An ancient and atmospheric home with a swimming pool and converted barn has appeared on the market near Buntingford. Penny Churchill takes a look.
With its 42 conservation areas and 4,000 listed buildings, the East Hertfordshire District boasts a rich and vibrant built heritage that showcases the best of English architecture through the ages. Even more impressive, perhaps, given the area’s proximity to London, is the way in which successive generations have managed to maintain a clear distinction between the built environment of its historic towns and villages and the surrounding countryside.
Set amid the rolling hills and fields of north-east Hertfordshire, just north of the Roman road known as Stane Street, the village of Cottered, three miles from Buntingford and 15 miles from Bishop’s Stortford, is typical of the area with its lush open spaces and long central village green. At the heart of the small, Y-shaped village, at the junction of the roads from Buntingford, Ardeley and Cumberlow Green, stands the 14th-century church of St John the Baptist, the final resting place of the Rev Anthony Trollope, grandfather of the authors Anthony and Thomas Adolpus Trollope, who was rector of Cottered for 44 years, dying there in 1806.
To the south-east of the church stands The Lordship, said to be the oldest inhabited house in the county, now for sale for the first time in more than 50 years, at a guide price of £2.15 million, through Knight Frank in Bishop’s Stortford (01279 246676).
The former manor house, listed Grade I, dates from the early to mid 15th century and, according to Historic England, was probably built for John Fray, chief baron of the Exchequer, who held the manor from 1428 until his death in 1461.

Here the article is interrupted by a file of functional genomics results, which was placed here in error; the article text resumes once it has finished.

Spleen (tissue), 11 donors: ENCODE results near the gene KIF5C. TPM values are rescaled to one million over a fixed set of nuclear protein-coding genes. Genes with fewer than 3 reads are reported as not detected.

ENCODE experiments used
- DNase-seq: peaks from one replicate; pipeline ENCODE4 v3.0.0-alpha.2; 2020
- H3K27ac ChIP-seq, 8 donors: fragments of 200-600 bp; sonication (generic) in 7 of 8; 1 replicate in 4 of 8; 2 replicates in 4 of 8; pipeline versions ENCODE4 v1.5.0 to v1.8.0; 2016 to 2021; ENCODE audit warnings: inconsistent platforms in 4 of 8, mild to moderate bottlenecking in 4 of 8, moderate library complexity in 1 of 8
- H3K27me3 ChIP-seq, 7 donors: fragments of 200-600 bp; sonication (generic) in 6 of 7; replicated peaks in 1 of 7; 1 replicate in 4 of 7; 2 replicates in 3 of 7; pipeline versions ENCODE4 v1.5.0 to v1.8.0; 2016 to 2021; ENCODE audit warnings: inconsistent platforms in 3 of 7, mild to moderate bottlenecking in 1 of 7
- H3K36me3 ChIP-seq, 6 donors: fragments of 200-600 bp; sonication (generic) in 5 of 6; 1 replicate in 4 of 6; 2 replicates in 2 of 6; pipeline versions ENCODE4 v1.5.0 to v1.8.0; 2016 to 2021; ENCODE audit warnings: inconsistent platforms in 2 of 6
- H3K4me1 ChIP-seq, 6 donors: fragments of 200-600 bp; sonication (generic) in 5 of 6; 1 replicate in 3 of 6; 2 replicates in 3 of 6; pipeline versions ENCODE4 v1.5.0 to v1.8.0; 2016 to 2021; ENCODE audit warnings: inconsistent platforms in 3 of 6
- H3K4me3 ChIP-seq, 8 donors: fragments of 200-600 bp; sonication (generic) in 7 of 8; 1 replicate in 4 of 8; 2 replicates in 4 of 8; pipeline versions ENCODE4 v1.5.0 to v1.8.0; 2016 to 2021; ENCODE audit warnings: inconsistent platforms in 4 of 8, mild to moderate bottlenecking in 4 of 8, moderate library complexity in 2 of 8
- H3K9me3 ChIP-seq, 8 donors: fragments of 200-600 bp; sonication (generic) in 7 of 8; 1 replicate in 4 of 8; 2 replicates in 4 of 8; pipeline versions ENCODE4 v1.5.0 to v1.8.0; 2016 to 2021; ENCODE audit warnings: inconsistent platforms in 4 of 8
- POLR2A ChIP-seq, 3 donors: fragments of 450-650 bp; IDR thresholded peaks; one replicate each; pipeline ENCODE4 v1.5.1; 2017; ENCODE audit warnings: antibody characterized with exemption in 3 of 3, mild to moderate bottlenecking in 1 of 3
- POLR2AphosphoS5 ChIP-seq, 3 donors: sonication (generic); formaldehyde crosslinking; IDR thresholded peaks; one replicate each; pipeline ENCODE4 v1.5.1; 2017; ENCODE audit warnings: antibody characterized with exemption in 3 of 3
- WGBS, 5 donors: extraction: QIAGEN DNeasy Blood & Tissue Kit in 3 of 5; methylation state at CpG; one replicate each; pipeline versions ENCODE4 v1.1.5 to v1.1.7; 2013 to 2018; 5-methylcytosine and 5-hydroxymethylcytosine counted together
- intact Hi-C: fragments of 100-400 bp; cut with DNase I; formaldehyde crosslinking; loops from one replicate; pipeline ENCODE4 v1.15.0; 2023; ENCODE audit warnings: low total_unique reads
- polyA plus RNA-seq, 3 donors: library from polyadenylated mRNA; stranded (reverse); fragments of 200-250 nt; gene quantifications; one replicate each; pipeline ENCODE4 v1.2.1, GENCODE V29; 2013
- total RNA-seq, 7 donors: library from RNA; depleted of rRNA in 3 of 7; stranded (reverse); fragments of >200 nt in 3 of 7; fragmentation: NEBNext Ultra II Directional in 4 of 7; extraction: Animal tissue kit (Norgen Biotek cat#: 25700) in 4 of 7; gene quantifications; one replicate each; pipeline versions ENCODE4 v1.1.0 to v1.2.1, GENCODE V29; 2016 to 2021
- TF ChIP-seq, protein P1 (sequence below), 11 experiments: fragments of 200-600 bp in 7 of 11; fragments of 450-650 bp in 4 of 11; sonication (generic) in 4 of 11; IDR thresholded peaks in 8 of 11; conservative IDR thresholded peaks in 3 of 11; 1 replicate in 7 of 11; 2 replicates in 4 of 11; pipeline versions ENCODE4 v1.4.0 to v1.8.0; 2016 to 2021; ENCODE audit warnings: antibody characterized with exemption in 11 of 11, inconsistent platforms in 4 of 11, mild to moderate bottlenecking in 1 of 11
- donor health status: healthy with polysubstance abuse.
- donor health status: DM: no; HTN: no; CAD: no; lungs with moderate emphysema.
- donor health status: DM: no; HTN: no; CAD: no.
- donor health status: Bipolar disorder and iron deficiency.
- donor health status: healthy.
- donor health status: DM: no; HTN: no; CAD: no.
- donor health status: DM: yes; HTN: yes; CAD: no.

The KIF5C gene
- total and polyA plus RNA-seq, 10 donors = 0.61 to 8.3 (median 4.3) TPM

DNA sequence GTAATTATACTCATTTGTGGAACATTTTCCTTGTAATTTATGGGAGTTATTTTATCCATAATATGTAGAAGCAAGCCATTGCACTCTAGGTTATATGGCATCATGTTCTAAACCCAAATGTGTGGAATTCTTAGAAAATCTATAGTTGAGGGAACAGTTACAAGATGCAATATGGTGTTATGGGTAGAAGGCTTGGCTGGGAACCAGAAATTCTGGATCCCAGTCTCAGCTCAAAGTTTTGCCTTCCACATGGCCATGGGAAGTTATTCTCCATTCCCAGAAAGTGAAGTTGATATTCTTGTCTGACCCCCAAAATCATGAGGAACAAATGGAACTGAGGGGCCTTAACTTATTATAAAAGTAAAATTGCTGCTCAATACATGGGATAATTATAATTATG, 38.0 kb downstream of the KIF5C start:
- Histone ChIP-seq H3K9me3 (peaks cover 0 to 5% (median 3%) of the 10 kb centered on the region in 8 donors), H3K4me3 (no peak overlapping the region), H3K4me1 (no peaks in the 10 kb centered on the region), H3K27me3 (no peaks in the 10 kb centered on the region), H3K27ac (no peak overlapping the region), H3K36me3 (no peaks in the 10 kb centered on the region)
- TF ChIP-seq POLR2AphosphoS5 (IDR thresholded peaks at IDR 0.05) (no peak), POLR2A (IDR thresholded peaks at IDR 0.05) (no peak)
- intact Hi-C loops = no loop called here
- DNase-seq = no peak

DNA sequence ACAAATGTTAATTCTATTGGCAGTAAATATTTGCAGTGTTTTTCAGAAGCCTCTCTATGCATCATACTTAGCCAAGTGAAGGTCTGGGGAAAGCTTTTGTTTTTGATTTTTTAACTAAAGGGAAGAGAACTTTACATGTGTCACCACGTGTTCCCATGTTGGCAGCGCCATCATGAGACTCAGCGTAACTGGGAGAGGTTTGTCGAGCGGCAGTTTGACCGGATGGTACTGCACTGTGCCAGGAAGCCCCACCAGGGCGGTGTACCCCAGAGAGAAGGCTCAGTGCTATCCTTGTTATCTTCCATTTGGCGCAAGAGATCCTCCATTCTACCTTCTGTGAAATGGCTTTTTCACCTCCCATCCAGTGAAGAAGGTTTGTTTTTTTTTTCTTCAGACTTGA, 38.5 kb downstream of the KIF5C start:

Originally an open hall with an eastern cross-wing, the house was remodelled in the early 17th century — possibly by Edward Pulter between 1600 and 1608 — with the addition of a two-storey eastern extension that included a panelled parlour on the ground floor, a new chimney serving both floors and further service rooms at the east end.
The original hall, comprising the present kitchen and perhaps a small room and lobby to the west, was finally floored over and a large south chimney added in the late 18th century. Historic features of note include the oak entrance door with its 17th-century iron knocker, the sitting room with its Jacobean oak panelling and carved overmantle and the 17th-century wall paintings on the first floor.
The compact, timber-frame manor, now a farmhouse, stands in a moated enclosure filled with water to the south and east and surrounded by 5½ acres of formal gardens, grounds, a swimming pool and paddocks.
In the 1950s, it was owned by David Lloyd George’s second son, Major Gwilym Lloyd George, 1st Viscount Tenby, who was Minister for Food from 1951 to 1954 and Home Secretary and Minister for Welsh Affairs in 1954–57.
During their 50-year tenure, the present owners have carefully maintained this charming country house, which now calls for some gentle updating of kitchen and bathrooms.
It presently offers 5,576sq ft of accommodation, including an entrance hall, three reception rooms, a kitchen/breakfast room, a large master suite, four further bedrooms and two further bathrooms.
Outside, a former barn has been converted to a two-bedroom apartment. Other amenities include a swimming pool, garaging and workshops.
Catch up on the best country houses for sale this week that have come to the market via Country Life.